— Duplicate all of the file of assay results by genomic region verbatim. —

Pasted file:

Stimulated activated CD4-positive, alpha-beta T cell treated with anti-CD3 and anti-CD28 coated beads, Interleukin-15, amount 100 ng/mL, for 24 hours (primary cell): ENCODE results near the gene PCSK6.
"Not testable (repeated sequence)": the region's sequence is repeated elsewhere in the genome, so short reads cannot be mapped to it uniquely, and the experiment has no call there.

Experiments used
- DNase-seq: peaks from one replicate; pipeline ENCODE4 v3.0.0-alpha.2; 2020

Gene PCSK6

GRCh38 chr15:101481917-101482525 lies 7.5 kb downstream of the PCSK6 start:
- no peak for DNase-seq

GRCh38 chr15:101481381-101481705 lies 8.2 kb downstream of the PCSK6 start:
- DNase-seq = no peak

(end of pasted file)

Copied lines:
Stimulated activated CD4-positive, alpha-beta T cell treated with anti-CD3 and anti-CD28 coated beads, Interleukin-15, amount 100 ng/mL, for 24 hours (primary cell): ENCODE results near the gene PCSK6.
"Not testable (repeated sequence)": the region's sequence is repeated elsewhere in the genome, so short reads cannot be mapped to it uniquely, and the experiment has no call there.

Experiments used
- DNase-seq: peaks from one replicate; pipeline ENCODE4 v3.0.0-alpha.2; 2020

Gene PCSK6

GRCh38 chr15:101481917-101482525 lies 7.5 kb downstream of the PCSK6 start:
- no peak for DNase-seq

GRCh38 chr15:101481381-101481705 lies 8.2 kb downstream of the PCSK6 start:
- DNase-seq = no peak